Russia: New developments in regulation of labelling and conformity assessments of goods
1. Digital labelling of goods: latest developments
1.1 Affected goods
Starting from 2019, certain types of consumer goods have to be marked with special data matrix codes or RFID marks (at the moment the RFID marks are only used in the control identification chips which are placed on the fur clothes – such labelling was introduced as a “pilot project” in 2016). Electronic labelling is being introduced in Russia as the result of implementation of the Treaty on Labelling of Goods with Identification Marking in the Eurasian Economic Union (EAEU) (signed on 2 February 2018, entered into force for Russia on 29 March 2019). The member states of the EAEU are, apart from Russia, Kazakhstan, Belorus, Armenia and Kyrgyzstan.
The Russian Government already implemented rules for the labelling of tobacco goods from 1 March 2019. Recently on 5 July 2019 the Russian Government issued the rules for the labelling of shoes. The labelling becomes mandatory for shoes starting from 1 March 2020 (initially it was scheduled to 1 July 2019). The labelling can also already be placed voluntarily starting from 1 October 2019. The rules provide for specific transit rules for the labelling of shoes depending on the date when such shoes were purchased and imported.
Pursuant to Governmental Order No. 1533-r dated 13 July 2019 the list of goods subject to electronic labelling was supplemented with milk products (milk, cream, butter etc.). The term for introducing labelling of milk products will be determined once the results of the experiment which will be started soon are available.
Other types of goods including perfumes, tyres, particular types of clothes, photo cameras and photo flashlights will follow starting from 1 December 2019. Besides this, similar labelling will be implemented for certain types of medicine from 2020.
The Russian Government recently (on 15 May 2019) started the experimental labelling of photo cameras and photo flashlights, tyres from 20 June 2019, particular types of clothes from 27 June 2019, and perfumes from 1 July 2019. Similar experiments have already been successfully conducted for tobacco goods and shoes. Participation in the experiment is voluntary for manufacturers and sellers. The benefit of participation in the experiments is the possibility to receive labelling equipment free of charge.
The Russian Government also recently announced further types of goods which will be included in the new labelling system: baby food, non-alcoholic beverages, cosmetics, home care products, vegetable oils, consumer electronics, ready-made meals containing meat and fish, and grocery food. Other specific labelling and monitoring rules are currently implemented for some types of food (including milk, meat and fish). The ultimate goal is that all types of consumer goods should be labelled starting from 2024.
1.2 Purpose and management of the labelling system
The declared purpose of introducing new labelling is to prevent counterfeit goods coming onto the market and to allow the authorities and consumers to monitor and control the circulation of goods starting from their manufacturing until they are sold to consumers. Each digital labelling code will cost 50 kopecks (less than 1 euro cent). However, the manufacturers and sellers will bear additional costs relating to the purchase and maintenance of labelling equipment, reporting information about the circulation of goods to the labelling system, adjusting cash registers in the stores and training the staff, etc.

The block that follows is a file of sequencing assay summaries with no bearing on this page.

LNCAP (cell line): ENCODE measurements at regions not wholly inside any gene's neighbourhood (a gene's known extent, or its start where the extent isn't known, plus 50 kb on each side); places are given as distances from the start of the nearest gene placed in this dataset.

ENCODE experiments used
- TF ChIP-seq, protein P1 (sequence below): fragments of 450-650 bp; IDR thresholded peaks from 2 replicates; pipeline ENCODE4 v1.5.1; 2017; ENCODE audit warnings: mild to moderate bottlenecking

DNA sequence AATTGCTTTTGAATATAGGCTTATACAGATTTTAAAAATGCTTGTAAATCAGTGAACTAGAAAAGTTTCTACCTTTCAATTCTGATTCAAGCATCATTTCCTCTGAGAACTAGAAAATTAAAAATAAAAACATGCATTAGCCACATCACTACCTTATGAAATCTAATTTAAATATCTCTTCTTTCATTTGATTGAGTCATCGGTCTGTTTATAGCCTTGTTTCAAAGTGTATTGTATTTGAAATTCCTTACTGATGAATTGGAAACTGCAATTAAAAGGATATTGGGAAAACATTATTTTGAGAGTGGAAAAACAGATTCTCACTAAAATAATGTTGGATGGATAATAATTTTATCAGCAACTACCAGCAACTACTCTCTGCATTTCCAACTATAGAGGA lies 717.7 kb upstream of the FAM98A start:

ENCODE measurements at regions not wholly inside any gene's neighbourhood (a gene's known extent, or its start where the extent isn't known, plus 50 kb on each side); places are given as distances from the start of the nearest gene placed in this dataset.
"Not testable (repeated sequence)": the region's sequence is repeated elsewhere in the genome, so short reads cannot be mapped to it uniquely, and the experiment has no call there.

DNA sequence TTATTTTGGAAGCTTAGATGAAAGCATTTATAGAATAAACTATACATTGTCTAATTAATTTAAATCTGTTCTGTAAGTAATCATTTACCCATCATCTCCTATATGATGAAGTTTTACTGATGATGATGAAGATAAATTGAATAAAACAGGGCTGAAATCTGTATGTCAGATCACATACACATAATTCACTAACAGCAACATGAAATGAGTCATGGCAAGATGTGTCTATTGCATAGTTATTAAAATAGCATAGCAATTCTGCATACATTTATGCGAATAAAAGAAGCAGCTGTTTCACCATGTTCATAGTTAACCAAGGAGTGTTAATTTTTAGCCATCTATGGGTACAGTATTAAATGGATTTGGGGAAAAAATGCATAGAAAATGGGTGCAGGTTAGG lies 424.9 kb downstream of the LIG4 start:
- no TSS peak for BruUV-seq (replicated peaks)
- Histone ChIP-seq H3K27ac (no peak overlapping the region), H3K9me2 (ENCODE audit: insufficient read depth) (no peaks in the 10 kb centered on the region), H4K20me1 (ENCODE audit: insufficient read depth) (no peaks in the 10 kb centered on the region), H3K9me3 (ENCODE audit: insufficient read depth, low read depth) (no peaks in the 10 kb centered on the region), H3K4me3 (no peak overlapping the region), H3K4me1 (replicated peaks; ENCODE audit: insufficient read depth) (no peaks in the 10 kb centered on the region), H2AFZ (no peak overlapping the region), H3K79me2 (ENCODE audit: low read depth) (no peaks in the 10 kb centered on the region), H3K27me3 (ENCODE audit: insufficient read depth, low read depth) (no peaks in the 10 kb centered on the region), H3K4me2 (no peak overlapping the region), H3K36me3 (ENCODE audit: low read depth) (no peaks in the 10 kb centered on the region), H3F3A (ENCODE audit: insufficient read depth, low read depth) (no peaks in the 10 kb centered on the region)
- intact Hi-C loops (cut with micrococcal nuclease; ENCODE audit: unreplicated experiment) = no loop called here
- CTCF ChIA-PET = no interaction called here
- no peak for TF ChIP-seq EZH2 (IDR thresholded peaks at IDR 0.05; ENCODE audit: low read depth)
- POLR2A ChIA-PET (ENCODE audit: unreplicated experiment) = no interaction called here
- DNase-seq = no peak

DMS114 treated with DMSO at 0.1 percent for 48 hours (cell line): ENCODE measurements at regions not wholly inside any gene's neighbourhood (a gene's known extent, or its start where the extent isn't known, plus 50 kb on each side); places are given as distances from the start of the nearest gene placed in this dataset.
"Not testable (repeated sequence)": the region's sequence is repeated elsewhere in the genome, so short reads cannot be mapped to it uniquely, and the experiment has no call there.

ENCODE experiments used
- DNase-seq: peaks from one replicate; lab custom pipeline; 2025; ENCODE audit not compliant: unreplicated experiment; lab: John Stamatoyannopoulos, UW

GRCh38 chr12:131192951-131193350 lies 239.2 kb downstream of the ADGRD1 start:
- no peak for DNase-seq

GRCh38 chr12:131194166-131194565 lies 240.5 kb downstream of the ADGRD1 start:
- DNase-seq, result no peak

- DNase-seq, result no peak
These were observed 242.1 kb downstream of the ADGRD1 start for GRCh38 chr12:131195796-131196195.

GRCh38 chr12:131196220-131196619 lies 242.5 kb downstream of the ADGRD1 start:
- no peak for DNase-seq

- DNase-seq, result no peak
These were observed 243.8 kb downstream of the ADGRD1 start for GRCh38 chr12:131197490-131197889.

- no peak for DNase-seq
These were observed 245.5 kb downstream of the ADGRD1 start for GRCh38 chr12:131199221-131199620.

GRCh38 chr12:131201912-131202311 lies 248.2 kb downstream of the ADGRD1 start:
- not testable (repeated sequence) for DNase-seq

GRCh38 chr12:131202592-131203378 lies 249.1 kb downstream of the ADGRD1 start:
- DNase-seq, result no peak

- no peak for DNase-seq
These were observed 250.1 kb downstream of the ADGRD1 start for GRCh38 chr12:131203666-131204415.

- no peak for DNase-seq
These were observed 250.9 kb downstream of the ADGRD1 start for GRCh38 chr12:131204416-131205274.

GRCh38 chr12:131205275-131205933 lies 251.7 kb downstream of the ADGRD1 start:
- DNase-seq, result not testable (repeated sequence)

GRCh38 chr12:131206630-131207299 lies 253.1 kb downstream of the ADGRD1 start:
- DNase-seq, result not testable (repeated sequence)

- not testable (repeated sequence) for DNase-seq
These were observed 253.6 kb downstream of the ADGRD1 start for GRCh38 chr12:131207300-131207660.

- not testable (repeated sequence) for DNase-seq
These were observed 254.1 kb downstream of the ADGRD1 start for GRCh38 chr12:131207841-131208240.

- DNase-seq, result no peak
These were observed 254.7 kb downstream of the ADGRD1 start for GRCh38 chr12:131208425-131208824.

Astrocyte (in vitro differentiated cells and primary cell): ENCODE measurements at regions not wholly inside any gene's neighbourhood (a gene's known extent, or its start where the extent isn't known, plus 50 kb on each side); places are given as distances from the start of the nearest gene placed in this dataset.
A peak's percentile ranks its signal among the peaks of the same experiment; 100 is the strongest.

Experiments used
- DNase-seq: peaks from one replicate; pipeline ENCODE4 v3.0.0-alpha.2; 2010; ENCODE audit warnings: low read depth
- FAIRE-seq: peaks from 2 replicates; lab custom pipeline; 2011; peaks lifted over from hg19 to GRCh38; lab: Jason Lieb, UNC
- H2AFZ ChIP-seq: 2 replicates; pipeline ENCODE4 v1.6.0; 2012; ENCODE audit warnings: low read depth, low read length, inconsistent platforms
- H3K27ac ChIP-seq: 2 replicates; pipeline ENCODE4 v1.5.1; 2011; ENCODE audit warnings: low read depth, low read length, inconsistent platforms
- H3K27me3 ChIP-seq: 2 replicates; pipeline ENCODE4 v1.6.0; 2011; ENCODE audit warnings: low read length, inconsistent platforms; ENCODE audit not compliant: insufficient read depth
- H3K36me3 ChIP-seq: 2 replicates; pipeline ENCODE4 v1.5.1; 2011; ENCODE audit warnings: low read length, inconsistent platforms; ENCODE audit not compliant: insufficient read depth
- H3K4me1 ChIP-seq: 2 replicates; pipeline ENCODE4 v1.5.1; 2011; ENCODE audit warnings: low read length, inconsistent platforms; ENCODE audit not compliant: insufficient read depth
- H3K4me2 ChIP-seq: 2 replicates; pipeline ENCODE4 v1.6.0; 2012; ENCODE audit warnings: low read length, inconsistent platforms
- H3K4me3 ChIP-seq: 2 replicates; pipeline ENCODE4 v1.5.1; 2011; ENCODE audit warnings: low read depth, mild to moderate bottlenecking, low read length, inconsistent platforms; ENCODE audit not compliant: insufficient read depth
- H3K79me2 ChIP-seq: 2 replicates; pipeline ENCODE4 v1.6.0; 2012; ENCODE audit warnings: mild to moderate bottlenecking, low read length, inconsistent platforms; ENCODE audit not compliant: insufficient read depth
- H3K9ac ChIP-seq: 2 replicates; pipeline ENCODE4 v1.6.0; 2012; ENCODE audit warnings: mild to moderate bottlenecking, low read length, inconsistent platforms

New labelling will be managed by the operator of the National System of Digital Labelling “Honest Mark” (officially called the State Information System for Monitoring the Goods which are Subject to the Mandatory Identification Labelling) – Centre for Research in Perspective Technologies (owned jointly by state and private investors). This company has already conducted labelling experiments for tobacco goods and shoes and was officially appointed as the operator of the “Honest Mark” System on 3 April 2019.
1.3 Subject of labelling rules
The new labelling rules for all affected types of goods were recently adopted by Government Resolution No. 515 dated 26 April 2019. There are also specific labelling rules for tobacco products which were introduced earlier on 28 February 2019. The Russian Government may also introduce specific rules for some other types of goods in the future.
Manufacturers, wholesale and retail sellers, and importers of the goods must register in the “Honest Mark” system. However, the registration procedures are structured in such way that only Russian legal entities or entrepreneurs will be able to submit a registration application. This would mean that for foreign manufacturers the labelling will be done via importers.
The registered market players will then be required to enter into service agreements with the operator of the “Honest Mark” system. Under these agreements the operator will either provide such entities with the equipment for generating data matrix codes or will generate the codes itself and send them to the entities. The data matrix codes will contain basic information about the goods (place and date of manufacturing, etc.) which can be scanned and read with specific electronic devices. The market players must also register all the goods which they intend to label in the “Honest Mark” system.
Upon generating or receiving data matrix codes, the manufacturers or importers must print them and place them on the goods or the goods’ packaging. The labelling of each unit of the goods must be reported to the “Honest Mark” system. If the label gets damaged, the goods will be considered unmarked. In this case a new data matrix code must be obtained and the damaged label must be replaced.
With regard to imported goods it is important that a label is placed on the goods (package) before the goods are released for free circulation by the customs authorities. In practice this would mean that the labels must be printed out and placed on the goods (package) by the manufacturer prior to shipment or by the importer in the customs warehouse. It is also planned to organise centres for labelling and marking outside Russia which will be authorised to sell ready-made labels with data matrix codes. The rules on labelling the shoes specifically mention that an importer (and not a foreign manufacturer) is responsible for the labelling of all shoes imported by it into the Russian Federation.